Tuesday 29 Jul
 
 
 photo BO-Button1_zps13524083.jpg

 

OKG Newsletter


Home · Articles · Features · Features · ‘Curse’ words
Features
 

‘Curse’ words


A local amateur game designer debuts a retro-style game for Xbox Live.

Stephen Carradini August 3rd, 2011

Every kid who has played a Nintendo gaming system knows about that part in that level where you have to make the character jump from single block to single block across lava/water/space/ nothingness. That section is universally reviled, due to the amount of time sunk into dying over and over.

Well, perhaps not universally.

Adam Mowery made his own stage of doom in “Curse of the Crescent Isle.”

Except in his version, if you stand on the single block too long, it breaks. And you die. “I grew up playing on NES. I thought, ‘No one’s ever done anything since, like, Mario 2.’ So I took I that and added puzzle elements to it,” Mowery said.

Yeah, those crumbling blocks are certainly a puzzle.

“Curse of the Crescent Isle,” available for download on Xbox Live, is his first completed video game. The game centers around a king making his way through his kingdom, accursed by evil at the onset of the game. It is like Mario games, but with elements of “Zelda” puzzles and “Metroid” gameplay thrown in.

But it wasn’t simply his love of platform games that set him about making “Curse” for Xbox.

“I had a couple other failed attempts that were larger style, so I scaled back and did a platformer. I thought that would be the simplest thing to do,” Mowery said.

But the levels are far from simple. “When I started brainstorming ideas, I thought of enemies that would have different powers. Once I had those enemy types, the levels just grew organically from that,” he said.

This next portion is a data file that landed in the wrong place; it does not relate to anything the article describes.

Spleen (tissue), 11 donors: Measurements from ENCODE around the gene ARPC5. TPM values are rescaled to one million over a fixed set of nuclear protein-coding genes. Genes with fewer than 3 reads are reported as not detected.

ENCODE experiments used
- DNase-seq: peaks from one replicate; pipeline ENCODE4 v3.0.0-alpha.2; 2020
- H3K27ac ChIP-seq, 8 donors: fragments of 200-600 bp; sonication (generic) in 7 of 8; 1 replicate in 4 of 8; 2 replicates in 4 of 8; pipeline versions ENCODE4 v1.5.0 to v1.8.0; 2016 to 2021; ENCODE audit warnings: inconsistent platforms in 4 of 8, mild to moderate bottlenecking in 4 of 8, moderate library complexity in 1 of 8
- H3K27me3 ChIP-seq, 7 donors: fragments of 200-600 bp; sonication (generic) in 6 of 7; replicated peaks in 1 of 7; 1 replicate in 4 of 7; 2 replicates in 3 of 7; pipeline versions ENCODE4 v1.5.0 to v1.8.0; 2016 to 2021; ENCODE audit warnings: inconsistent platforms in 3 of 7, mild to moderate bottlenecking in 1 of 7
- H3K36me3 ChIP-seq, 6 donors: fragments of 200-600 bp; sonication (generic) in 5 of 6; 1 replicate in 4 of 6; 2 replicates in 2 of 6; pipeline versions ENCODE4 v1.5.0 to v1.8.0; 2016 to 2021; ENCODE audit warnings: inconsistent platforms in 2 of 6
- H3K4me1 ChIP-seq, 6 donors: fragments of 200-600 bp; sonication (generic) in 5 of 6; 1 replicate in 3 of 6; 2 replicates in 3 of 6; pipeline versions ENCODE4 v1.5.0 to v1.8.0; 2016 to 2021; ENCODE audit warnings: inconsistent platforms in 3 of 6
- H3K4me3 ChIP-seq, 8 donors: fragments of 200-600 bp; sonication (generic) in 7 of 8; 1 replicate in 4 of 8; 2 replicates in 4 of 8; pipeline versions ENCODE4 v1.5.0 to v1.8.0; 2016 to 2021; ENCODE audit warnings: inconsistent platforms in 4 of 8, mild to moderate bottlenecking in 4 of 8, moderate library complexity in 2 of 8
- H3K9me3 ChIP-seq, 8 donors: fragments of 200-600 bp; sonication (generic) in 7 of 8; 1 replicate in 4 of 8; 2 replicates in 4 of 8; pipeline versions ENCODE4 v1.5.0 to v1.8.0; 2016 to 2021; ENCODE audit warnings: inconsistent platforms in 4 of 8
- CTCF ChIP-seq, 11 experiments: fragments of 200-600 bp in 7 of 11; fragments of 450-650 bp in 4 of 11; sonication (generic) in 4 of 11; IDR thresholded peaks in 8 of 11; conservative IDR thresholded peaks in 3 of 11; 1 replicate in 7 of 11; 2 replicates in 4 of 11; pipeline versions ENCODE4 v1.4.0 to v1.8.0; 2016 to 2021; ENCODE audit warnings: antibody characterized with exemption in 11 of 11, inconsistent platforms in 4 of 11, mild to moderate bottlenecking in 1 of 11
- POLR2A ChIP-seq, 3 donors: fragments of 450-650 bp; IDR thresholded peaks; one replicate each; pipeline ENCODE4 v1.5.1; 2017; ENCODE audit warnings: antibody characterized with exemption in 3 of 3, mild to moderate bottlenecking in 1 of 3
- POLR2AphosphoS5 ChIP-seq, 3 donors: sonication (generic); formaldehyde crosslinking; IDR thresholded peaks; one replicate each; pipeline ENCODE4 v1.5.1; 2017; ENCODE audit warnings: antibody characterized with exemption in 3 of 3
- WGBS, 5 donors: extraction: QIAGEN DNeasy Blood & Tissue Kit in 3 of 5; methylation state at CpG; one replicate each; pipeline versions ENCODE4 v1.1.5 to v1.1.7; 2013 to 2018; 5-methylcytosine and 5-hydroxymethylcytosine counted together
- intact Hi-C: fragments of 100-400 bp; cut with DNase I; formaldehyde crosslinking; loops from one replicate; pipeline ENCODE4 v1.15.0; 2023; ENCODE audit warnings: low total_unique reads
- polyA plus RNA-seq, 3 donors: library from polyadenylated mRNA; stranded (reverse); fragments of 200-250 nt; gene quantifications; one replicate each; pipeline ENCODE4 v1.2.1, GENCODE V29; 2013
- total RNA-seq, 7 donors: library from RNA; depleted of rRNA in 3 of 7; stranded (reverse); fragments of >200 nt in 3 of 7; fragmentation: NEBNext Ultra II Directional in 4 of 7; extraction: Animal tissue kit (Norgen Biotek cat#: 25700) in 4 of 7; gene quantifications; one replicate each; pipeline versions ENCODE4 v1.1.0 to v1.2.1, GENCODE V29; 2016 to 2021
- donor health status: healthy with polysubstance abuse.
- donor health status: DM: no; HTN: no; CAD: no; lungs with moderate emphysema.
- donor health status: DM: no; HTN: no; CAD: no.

Some enemies are drills, while others can be used to inflate other enemies.

It is occasionally baffling when a new enemy and power is discovered, but figuring it out is half the fun of the game (winning, of course, is the other half). Those who have figured it out have had mixed reactions to the game.

“People in the same age group I am, that grew up playing the games, have responded really well,” Mowery said. The people who haven’t liked it as much reacted to the vintage mechanics of the game, in what Mowery called the “backlash” to “old, retro-looking games.”

Mowery, who in his day job is a programmer for a defense contractor, is working on several other games both by himself and in teams. He plans on keeping it a hobby for now.

“It would be nice to do it full-time, but I don’t think the money is there yet,” he said.

And although he spends a significant time making games, he still spends about as much time playing “everything but sports games.”

So he knows what it’s like to die in a hole when you miss the single block.

 
  • Currently 3.5/5 Stars.
  • 1
  • 2
  • 3
  • 4
  • 5
 
 

 

 
 
 
Close
Close
Close